3) It is well established that electromagnetic interaction propagates with light speed.

4) It is well proved that, light speed is the ultimate speed of material particles.

5) So far, it has not yet been possible physically to measure the actual galactic receding speeds.

6) So far, it has not yet been possible to demonstrate and distinguish “space without matter” and “matter without space”. In this ambiguous situation, without knowing the origins of “space” and “matter”, it is quite illogical to say that, space drags massive galaxies at super luminal speeds.

7) So far, either at microscopic level or at macroscopic level, it has not yet been possible to establish a common understanding among quantum mechanics and gravity.

4. Reasons for Considering Universe as a Machian Sphere

Based on the following reasons, we consider a Machian universe.

1) Without a radial in-flow of matter in all directions towards one specific point, one cannot expect a big crunch and without a big crunch, one cannot expect a big bang. Really if there was a “big bang” in the past, with reference to formation of big bang as predicted by GTR and with reference to the cosmic rate of expansion that might have taken place simultaneously in all directions at a “naturally selected rate” about the point of big bang: “point” of big bang can be considered as the characteristic reference point of cosmic expansion in all directions. Thinking in this way, to some extent, point of big bang can be considered as a possible centre of cosmic evolution. If so, thinking about a centre less universe is illogical.

2) Mass and size pertaining to pre and post big bang [37] are unclear.

3) Whether Planck scale is associated with big bang or big bang is associated with Planck scale is also unclear.

4) As there exist no clear reasons for understanding the occurrence of exponential expansion, cosmologists are having different opinions on cosmic inflation [38].

5) So far, it has not yet been possible to establish solid connection between Planck scale and current physical parameters of the observable universe.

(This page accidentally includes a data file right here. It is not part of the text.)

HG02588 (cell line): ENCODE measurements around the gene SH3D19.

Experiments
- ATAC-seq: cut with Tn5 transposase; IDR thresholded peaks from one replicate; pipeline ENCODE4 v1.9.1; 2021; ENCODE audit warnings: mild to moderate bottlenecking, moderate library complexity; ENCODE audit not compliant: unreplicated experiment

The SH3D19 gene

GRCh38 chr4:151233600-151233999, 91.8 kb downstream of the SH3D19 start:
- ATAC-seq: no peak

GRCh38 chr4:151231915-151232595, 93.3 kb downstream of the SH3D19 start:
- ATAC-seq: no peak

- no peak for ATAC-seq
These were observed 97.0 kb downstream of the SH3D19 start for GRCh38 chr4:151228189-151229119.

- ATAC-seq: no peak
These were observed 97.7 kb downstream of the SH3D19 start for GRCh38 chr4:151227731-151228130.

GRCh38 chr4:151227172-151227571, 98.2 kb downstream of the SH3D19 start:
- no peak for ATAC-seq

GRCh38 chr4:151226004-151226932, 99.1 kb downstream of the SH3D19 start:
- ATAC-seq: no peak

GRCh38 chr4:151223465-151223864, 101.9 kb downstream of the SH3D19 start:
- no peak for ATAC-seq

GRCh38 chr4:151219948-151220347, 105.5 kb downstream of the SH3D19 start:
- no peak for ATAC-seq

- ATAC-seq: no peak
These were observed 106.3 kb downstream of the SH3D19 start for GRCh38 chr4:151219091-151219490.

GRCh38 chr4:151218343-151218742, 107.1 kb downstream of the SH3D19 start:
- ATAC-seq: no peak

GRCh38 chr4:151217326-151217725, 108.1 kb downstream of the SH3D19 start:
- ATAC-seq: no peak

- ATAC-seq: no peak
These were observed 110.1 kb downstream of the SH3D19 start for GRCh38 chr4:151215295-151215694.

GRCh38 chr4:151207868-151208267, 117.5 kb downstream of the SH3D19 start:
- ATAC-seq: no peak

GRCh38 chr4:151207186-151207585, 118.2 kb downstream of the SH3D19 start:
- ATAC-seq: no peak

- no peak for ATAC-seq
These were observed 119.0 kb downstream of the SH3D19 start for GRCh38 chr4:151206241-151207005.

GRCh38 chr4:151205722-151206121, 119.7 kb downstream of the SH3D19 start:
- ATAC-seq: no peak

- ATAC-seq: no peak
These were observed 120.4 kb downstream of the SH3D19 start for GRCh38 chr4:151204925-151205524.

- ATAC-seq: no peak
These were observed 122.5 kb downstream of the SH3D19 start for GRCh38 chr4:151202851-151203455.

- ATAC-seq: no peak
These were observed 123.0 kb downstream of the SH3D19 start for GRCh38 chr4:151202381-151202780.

6) At any stage of cosmic expansion, if the universe wishes to maintain a closed boundary to have its size minimum, it is having an option to follow the “Mach’s relation” at that time. It may be noted that, Machian radius is 2 times less than the Schwarzschild radius of a black hole. At any stage of cosmic evolution, if one is willing to consider the “Machian radius” of the evolving universe as its minimum possible radius, corresponding other characteristic cosmic physical parameters can be estimated/predicted easily and can be compared with time to time cosmological observations.

5. List of Symbols

At any stage of cosmic evolution,

1) Cosmic time = t

2) Cosmic Hubble parameter = ${H}_{t}$

3) Cosmic angular velocity = ${\omega}_{t}$

4) Ratio of Hubble parameter to angular velocity = ${\Upsilon}_{t}$

5) Cosmic radius = ${R}_{t}$

6) Cosmic total dark mass = ${M}_{t}$

7) Cosmic volume = ${\Phi}_{t}$

8) Cosmic temperature = ${T}_{t}$

9) Galactic distance from cosmic centre = ${\left({r}_{Gdis}\right)}_{t}$

10) Galactic receding speed from cosmic centre = ${\left({v}_{Gres}\right)}_{t}$

11) Increment in expansion distance = $\Delta {\left({d}_{exp}\right)}_{t}$

12) Distance from cosmic centre = ${\left({r}_{d}\right)}_{t}$

13) Wavelength of cosmic graviton = ${\left({\lambda}_{gw}\right)}_{t}$

14) Frequency of cosmic graviton = ${\left({\upsilon}_{gw}\right)}_{t}$

15) Galactic star rotation speed = ${\left({V}_{Grot}\right)}_{t}$

16) Galactic angular velocity = ${\left({\omega}_{Grot}\right)}_{t}$

17) Estimated visible mass of galaxy = ${\left({M}_{Gvis}\right)}_{t}$

18) Estimated visible mass density of galaxy = ${\left({\rho}_{Gvis}\right)}_{t}$

19) Estimated total mass of galaxy = ${\left({M}_{Gtot}\right)}_{t}$

20) Estimated dark mass of galaxy = ${\left({M}_{Gdark}\right)}_{t}$

21) Ratio of dark mass of galaxy to visible mass of galaxy = Dark mass factor = ${\left({X}_{Gdark}\right)}_{t}$

22) %Dark mass of galaxy = $\left(\frac{{\left({X}_{Gdark}\right)}_{t}}{1+{\left({X}_{Gdark}\right)}_{t}}\right)\times 100$

Note: Planck scale symbols can be understood with a subscript “pl” and current symbols can be understood with a subscript “0”.

6. Three Simple Assumptions